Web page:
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Full or Empty? Winterizing Your Performance Boat

The winterizing debate continues about how much fuel you should leave in the tank.

October 9, 2012

Go Fast Blog

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This time of year, you can guarantee that when it comes to one question about winterizing, you’ll get more divergent answers than during a political debate.

So I asked some of my local dealers the following question: “When you winterize a boat, do you put it away with the gas tank full or empty?”

MerCruiser and ValvTect Petroleum Products, which supplies the majority of “treated” gasoline to marinas in bulk, recommend that you fill your boat’s gas tank with fuel that contains an ethanol-combative treatment prior to winterizing it. Both suggest that you run the treated gas through your fuel system and engine prior to putting away the boat.

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Jerry Nessenson, president of ValvTect, said that his treated fuel will remain stabilized for up to one year.

READ: BOATING’S GUIDE TO WINTERIZING YOUR BOAT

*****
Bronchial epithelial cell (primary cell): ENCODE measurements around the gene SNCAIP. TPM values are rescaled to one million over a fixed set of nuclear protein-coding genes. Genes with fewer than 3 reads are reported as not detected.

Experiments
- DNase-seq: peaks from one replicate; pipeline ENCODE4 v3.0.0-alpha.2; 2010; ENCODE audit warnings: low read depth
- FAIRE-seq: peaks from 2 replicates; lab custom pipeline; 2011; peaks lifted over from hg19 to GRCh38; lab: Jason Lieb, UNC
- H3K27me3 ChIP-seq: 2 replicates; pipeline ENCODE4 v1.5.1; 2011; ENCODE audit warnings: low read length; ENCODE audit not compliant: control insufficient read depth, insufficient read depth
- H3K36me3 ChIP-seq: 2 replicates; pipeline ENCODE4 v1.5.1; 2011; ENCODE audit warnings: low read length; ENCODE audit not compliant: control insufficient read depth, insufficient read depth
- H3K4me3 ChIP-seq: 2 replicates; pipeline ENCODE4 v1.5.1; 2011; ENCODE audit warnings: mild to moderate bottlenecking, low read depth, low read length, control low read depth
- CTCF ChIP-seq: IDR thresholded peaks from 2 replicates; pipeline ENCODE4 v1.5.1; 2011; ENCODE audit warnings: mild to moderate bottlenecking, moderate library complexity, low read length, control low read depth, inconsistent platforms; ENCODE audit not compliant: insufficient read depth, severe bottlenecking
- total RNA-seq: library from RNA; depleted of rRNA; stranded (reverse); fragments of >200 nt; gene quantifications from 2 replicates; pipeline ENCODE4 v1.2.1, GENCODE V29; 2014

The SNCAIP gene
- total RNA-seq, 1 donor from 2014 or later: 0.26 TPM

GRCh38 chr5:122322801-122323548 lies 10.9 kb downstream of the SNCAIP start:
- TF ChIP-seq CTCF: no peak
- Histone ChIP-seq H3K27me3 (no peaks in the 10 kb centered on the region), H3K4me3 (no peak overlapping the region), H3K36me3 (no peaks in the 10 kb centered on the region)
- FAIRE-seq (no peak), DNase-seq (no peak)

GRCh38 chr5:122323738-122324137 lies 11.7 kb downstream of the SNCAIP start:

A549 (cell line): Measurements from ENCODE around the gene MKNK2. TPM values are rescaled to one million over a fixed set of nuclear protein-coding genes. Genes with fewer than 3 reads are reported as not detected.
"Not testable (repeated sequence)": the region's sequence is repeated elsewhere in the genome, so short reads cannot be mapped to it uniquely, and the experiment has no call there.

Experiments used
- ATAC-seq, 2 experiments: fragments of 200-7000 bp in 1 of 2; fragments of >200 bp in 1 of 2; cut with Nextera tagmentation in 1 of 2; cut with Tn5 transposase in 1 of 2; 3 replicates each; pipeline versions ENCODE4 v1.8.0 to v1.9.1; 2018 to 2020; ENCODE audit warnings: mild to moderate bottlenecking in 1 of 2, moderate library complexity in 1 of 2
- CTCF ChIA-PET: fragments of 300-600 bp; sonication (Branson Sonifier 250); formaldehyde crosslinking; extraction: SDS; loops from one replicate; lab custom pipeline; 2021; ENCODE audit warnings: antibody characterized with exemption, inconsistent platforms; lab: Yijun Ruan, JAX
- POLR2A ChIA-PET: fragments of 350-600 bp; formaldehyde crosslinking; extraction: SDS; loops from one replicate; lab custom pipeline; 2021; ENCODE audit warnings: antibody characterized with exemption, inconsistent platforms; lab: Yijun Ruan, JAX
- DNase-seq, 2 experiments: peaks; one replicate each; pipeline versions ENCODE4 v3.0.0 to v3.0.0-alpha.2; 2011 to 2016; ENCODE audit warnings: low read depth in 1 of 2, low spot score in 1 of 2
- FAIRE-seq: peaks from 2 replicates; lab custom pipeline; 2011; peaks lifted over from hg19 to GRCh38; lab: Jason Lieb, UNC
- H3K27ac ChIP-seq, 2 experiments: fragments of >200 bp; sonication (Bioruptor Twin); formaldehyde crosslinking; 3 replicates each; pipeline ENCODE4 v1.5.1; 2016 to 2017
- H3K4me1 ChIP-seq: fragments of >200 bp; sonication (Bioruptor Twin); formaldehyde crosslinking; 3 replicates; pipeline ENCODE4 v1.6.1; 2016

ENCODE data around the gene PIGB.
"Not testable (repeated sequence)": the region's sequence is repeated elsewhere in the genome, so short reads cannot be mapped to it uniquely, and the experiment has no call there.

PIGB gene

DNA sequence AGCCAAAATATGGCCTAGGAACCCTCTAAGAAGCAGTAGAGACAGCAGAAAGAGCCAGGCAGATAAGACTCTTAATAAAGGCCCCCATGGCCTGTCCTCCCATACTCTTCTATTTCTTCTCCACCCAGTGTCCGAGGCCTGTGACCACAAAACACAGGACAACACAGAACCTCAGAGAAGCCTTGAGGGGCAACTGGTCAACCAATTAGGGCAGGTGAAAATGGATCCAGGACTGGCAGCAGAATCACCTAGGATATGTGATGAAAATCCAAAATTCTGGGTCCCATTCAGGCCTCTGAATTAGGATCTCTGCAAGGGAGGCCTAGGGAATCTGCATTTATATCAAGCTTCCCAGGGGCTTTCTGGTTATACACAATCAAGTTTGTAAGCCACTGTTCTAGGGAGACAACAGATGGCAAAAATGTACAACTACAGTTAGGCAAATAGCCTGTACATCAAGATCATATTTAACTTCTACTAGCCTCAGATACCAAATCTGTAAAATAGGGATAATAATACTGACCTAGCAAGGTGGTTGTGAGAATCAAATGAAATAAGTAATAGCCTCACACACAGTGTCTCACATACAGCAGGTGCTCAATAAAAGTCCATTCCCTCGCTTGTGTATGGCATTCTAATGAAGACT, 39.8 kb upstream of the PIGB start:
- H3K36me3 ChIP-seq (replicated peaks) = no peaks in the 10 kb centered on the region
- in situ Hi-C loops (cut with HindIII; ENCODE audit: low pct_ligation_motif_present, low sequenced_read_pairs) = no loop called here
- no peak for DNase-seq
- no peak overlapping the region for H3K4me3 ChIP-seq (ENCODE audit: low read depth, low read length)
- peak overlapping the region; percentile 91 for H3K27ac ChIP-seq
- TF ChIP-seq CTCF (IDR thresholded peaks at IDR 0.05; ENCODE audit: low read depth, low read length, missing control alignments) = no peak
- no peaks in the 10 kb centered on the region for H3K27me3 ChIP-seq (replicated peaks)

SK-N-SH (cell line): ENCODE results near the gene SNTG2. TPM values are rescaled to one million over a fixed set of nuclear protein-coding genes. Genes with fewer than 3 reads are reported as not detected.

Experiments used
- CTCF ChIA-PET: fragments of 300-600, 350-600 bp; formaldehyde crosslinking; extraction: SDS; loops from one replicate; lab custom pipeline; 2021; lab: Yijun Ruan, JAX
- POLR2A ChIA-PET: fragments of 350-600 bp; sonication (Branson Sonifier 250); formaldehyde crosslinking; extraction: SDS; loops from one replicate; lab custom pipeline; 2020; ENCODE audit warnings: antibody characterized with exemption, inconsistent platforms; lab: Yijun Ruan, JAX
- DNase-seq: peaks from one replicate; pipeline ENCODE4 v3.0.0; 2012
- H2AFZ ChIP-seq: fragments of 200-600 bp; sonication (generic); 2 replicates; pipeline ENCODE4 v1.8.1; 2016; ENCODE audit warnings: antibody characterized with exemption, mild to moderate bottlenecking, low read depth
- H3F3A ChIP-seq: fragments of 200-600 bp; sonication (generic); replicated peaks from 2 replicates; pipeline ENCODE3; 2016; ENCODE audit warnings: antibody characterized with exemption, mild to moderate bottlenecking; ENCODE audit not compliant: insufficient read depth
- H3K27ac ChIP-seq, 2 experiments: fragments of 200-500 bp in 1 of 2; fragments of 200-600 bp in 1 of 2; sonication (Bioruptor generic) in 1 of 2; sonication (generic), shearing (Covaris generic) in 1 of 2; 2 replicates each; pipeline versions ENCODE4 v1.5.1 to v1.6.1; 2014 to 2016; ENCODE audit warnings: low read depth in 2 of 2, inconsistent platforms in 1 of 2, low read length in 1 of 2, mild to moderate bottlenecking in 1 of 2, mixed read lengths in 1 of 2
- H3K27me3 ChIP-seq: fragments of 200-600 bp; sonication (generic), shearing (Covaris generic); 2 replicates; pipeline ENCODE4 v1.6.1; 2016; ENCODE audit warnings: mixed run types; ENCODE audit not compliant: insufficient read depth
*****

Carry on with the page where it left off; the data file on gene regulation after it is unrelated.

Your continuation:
Fuel needs to be treated because of ethanol that’s now added to gasoline. In what’s called “phase separation,” over time, the ethanol allows water that’s in the gasoline to separate from the fuel and sink to the bottom of the gas tank because the water is heavier. Then, because, the fuel pickup is almost always on the bottom of the tank, you’d be picking up water to suck into your engine’s combustion chamber, not fuel, which can cause problems.

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The school of thought on filling a fuel tank prior to winterization is that there won’t be any space in the reservoir for condensation to form in colder climates, such as my home in Maine. During condensation, when temperatures fluctuate, water can form inside the tank. Those who say to leave the tank lower than ¼ level say they’d rather deal with the small amount of water than results from condensation than a full tank of expired fuel.

The results of my poll were as follows. One local marina abides by the recommendations made by the boat brands it sells and suggests to its customers that they fill their tanks. Another independent engine shop, which is where all the go-fast guys in southern Maine go for work, wants between a half and quarter tank and stabilizes the fuel as part of the winterization service. Here’s the best one. The service manager at Port Harbor Marine in South Portland, Maine, Jim Peterson, said, “Ideal is empty, but if there’s anything above almost empty, we fill them.” Get this guy a podium at the next political debate.

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